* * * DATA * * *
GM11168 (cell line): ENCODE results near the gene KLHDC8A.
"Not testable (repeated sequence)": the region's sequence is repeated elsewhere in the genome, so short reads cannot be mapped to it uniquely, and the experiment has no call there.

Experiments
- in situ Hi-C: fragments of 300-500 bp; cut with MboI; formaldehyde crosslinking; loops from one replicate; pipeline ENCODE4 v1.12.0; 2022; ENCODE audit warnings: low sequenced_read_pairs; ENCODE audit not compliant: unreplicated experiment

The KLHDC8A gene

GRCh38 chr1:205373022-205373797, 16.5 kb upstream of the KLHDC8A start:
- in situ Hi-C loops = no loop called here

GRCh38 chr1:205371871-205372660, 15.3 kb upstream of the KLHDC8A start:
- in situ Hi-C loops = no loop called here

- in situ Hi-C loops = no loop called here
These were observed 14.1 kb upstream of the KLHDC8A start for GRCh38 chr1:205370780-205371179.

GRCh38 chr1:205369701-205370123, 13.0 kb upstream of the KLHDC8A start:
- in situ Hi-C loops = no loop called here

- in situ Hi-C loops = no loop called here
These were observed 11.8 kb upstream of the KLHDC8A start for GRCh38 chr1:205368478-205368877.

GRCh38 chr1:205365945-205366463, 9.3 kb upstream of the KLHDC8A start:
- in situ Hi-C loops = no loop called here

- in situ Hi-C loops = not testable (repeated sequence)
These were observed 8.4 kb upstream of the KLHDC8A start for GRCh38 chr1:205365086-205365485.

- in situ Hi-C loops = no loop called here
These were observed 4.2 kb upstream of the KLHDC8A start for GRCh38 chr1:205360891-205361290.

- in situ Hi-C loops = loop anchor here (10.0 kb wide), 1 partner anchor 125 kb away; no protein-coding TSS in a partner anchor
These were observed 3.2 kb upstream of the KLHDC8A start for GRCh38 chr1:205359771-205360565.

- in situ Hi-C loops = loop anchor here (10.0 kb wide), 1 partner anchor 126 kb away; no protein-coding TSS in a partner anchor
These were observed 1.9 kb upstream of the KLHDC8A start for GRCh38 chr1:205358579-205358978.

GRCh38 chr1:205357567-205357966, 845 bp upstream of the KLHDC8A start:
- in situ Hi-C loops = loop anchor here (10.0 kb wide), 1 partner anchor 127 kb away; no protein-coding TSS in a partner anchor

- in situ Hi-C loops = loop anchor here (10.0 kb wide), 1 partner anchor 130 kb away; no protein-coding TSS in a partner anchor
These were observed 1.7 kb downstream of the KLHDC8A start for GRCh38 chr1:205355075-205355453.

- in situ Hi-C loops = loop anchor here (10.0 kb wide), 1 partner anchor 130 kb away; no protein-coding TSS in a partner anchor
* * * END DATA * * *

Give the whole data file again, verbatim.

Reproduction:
GM11168 (cell line): ENCODE results near the gene KLHDC8A.
"Not testable (repeated sequence)": the region's sequence is repeated elsewhere in the genome, so short reads cannot be mapped to it uniquely, and the experiment has no call there.

Experiments
- in situ Hi-C: fragments of 300-500 bp; cut with MboI; formaldehyde crosslinking; loops from one replicate; pipeline ENCODE4 v1.12.0; 2022; ENCODE audit warnings: low sequenced_read_pairs; ENCODE audit not compliant: unreplicated experiment

The KLHDC8A gene

GRCh38 chr1:205373022-205373797, 16.5 kb upstream of the KLHDC8A start:
- in situ Hi-C loops = no loop called here

GRCh38 chr1:205371871-205372660, 15.3 kb upstream of the KLHDC8A start:
- in situ Hi-C loops = no loop called here

- in situ Hi-C loops = no loop called here
These were observed 14.1 kb upstream of the KLHDC8A start for GRCh38 chr1:205370780-205371179.

GRCh38 chr1:205369701-205370123, 13.0 kb upstream of the KLHDC8A start:
- in situ Hi-C loops = no loop called here

- in situ Hi-C loops = no loop called here
These were observed 11.8 kb upstream of the KLHDC8A start for GRCh38 chr1:205368478-205368877.

GRCh38 chr1:205365945-205366463, 9.3 kb upstream of the KLHDC8A start:
- in situ Hi-C loops = no loop called here

- in situ Hi-C loops = not testable (repeated sequence)
These were observed 8.4 kb upstream of the KLHDC8A start for GRCh38 chr1:205365086-205365485.

- in situ Hi-C loops = no loop called here
These were observed 4.2 kb upstream of the KLHDC8A start for GRCh38 chr1:205360891-205361290.

- in situ Hi-C loops = loop anchor here (10.0 kb wide), 1 partner anchor 125 kb away; no protein-coding TSS in a partner anchor
These were observed 3.2 kb upstream of the KLHDC8A start for GRCh38 chr1:205359771-205360565.

- in situ Hi-C loops = loop anchor here (10.0 kb wide), 1 partner anchor 126 kb away; no protein-coding TSS in a partner anchor
These were observed 1.9 kb upstream of the KLHDC8A start for GRCh38 chr1:205358579-205358978.

GRCh38 chr1:205357567-205357966, 845 bp upstream of the KLHDC8A start:
- in situ Hi-C loops = loop anchor here (10.0 kb wide), 1 partner anchor 127 kb away; no protein-coding TSS in a partner anchor

- in situ Hi-C loops = loop anchor here (10.0 kb wide), 1 partner anchor 130 kb away; no protein-coding TSS in a partner anchor
These were observed 1.7 kb downstream of the KLHDC8A start for GRCh38 chr1:205355075-205355453.

- in situ Hi-C loops = loop anchor here (10.0 kb wide), 1 partner anchor 130 kb away; no protein-coding TSS in a partner anchor